Purveyor of Bollocks to the Crowned Heads of Europe
Wednesday, 8 January 2014
I opened my eyes this morning and decided to close them again. I should have had this mini collapse at Christmas, then I wouldn't have had to do all that cooking.
The boy has just come round, and is presently discussing Antonioni with his Grandma in the kitchen.
Ok, I know he is a film-studies graduate, and has miraculously got himself a job in the industry having only just left college, but John knows how I feel about the tortuous dismantling of hidden meaning and the deconstruction of visual composition that everyone feels they have to go in for if they are seen to be interested in film, so I have left them to it.
"What are you going to do with yourself today?" he asks, "Just cosy up and watch some films?"
A friend of mine - well, more of an old acquaintance really - has just won £600,000 on the National Lottery, and - for once - it has actually gone to someone who can use it. These days, around Bath or London, this sort of amount of money is just about minimum requirement, just so long as he doesn't want to buy a house around here. He has been poor right up until this point, so - at age 60 - this could be a life-changing windfall. Have you notice the current trend for the police to describe personal injuries as 'life changing', leaving you to wonder how many arms, legs or brain cells are missing?
I have been wondering recently which was the event which has changed my life the most, but thankfully I have gone through it so far with almost no nasty surprises of any magnitude, unlike some of the rest of my family. I think of that old Chinese curse - 'May you lead an interesting life'.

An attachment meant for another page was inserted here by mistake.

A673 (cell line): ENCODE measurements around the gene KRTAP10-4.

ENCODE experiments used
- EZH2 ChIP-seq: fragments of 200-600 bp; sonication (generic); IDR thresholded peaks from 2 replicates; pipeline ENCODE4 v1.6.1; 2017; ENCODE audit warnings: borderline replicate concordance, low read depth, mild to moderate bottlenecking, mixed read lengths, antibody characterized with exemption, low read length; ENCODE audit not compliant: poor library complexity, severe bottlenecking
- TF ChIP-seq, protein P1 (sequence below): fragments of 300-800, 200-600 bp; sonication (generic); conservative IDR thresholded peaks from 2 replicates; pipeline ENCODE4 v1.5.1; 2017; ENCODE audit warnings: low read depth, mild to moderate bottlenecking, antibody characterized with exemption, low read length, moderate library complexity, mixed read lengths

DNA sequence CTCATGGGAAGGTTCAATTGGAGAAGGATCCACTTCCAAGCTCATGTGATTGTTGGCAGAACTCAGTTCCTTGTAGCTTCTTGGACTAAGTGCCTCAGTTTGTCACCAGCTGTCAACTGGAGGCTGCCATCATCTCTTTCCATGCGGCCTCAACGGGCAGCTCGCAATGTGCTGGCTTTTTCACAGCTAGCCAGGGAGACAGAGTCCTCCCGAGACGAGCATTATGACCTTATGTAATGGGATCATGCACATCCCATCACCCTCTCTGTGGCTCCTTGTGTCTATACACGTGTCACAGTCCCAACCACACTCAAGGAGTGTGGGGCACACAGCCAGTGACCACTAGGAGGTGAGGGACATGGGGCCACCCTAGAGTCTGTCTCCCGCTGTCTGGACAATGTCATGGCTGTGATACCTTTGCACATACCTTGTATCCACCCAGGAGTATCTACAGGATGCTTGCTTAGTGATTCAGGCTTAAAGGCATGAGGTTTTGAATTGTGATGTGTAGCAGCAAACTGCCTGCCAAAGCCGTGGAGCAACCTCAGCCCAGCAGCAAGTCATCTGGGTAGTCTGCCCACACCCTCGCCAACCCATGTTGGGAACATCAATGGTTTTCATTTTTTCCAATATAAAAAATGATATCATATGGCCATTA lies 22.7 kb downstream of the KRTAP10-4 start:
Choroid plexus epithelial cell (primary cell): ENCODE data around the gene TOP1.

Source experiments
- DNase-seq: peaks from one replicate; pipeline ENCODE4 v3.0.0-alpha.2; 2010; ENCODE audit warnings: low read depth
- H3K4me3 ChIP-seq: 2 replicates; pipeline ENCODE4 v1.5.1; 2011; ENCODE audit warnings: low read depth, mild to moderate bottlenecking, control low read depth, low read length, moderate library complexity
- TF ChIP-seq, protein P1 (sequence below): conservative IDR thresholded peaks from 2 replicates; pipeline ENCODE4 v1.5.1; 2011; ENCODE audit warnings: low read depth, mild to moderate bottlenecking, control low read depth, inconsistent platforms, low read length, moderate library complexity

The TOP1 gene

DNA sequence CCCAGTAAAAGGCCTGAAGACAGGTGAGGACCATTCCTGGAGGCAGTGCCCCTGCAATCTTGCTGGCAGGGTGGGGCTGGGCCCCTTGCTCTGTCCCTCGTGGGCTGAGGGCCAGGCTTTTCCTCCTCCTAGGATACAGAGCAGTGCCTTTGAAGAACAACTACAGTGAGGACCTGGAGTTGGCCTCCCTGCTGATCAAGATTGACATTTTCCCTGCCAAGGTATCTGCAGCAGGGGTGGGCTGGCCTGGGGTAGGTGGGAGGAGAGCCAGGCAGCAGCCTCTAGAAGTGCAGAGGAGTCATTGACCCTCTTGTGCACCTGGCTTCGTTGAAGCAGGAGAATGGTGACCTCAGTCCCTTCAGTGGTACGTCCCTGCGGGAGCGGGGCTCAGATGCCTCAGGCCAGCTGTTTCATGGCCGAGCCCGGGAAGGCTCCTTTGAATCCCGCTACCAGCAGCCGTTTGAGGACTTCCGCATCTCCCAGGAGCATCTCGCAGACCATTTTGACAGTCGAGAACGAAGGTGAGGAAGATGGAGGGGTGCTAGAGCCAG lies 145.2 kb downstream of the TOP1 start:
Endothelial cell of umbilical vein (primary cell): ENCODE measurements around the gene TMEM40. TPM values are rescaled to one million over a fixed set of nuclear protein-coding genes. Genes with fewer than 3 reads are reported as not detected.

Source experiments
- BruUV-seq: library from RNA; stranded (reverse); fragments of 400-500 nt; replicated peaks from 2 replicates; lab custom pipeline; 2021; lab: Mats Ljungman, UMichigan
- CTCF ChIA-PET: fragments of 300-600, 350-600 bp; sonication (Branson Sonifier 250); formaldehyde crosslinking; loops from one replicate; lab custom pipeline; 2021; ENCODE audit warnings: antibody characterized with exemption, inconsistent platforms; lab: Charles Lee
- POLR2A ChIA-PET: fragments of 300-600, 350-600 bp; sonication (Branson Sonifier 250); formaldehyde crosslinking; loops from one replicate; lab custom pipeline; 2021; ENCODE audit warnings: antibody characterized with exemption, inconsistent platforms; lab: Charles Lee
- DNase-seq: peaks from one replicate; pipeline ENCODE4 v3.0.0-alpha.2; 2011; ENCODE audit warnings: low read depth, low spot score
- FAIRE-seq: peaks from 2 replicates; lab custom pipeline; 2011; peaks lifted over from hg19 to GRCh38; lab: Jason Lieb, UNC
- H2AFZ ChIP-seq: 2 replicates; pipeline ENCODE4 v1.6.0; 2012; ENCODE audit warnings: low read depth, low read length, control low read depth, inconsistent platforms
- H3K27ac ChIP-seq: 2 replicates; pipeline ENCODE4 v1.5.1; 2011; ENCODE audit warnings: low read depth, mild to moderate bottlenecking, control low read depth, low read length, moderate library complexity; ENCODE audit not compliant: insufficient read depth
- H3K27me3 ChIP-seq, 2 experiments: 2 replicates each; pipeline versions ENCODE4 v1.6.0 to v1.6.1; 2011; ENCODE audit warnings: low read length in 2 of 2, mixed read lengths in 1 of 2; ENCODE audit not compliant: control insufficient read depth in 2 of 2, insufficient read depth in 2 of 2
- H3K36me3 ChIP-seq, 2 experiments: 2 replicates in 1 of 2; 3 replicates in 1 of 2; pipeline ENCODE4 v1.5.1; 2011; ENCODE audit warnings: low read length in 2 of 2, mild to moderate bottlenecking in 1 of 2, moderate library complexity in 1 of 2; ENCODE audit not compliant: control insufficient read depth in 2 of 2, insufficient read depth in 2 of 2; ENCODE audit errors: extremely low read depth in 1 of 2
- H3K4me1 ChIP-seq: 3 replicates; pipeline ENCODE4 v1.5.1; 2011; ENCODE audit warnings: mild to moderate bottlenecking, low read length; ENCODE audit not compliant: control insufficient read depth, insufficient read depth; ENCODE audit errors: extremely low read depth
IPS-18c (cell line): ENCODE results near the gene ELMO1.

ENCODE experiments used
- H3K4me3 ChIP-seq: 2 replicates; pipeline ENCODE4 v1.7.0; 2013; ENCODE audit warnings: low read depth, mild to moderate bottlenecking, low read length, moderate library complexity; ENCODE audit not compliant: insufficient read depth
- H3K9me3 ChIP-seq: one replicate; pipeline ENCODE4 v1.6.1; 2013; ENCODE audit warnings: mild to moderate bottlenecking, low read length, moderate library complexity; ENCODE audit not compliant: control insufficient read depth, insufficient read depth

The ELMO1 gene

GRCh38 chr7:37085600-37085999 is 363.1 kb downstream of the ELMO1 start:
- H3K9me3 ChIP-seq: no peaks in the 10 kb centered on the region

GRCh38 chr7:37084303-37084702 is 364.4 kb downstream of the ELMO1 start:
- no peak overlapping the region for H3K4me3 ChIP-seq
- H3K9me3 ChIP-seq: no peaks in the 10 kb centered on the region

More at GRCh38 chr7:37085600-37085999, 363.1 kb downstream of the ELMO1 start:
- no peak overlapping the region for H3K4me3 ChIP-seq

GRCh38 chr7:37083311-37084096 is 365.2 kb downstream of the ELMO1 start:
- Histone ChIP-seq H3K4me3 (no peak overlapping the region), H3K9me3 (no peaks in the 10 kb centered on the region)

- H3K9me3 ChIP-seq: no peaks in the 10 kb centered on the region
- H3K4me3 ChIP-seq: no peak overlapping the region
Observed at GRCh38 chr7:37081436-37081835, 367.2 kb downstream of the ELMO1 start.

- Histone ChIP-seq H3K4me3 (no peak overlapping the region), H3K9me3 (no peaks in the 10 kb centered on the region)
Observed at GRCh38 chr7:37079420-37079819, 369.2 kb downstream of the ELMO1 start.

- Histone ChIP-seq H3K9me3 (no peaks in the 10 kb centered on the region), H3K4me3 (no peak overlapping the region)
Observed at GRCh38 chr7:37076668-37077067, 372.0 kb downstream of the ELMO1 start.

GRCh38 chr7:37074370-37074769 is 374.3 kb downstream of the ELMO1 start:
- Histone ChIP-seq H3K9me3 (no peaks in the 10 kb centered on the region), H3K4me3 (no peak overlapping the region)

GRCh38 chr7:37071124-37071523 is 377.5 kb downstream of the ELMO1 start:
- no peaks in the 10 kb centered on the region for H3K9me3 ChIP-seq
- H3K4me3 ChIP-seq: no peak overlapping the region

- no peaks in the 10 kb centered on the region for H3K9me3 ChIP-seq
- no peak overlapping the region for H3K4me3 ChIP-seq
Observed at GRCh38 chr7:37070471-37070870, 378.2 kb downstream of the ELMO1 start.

The graph of my existence will - with a bit of luck - gently undulate a fraction in both directions until it flatlines, as it must with all of us.
An old girlfriend came into the pub once and castigated me for wasting my life when she found me sitting in the same chair as I had been when she left around five years before. She proudly listed all her manifold achievements during her absence, then asked what - by comparison - I had done during the same period. I found myself lost for words. This was about 35 years ago, and I still sit in the same place in the same pub.
I just went into the kitchen to get myself some more tissue to blow my nose, and the boy again suggested I watch a film.
"He doesn't like the films we watch," said H.I.
"Well why doesn't he watch a Harry Potter then?"
As with the old girlfriend in the pub, I didn't have the energy to remind the boy that I was a member of a Film Society when I was 14, and saw all the films that he is only just catching up on now, about fifty years later. The boy is 21.
Is it really possible to waste time and - if so - do you waste more time staring at a wall than you do staring at a screen?
That house above was demolished about 2 years ago - it no longer exists.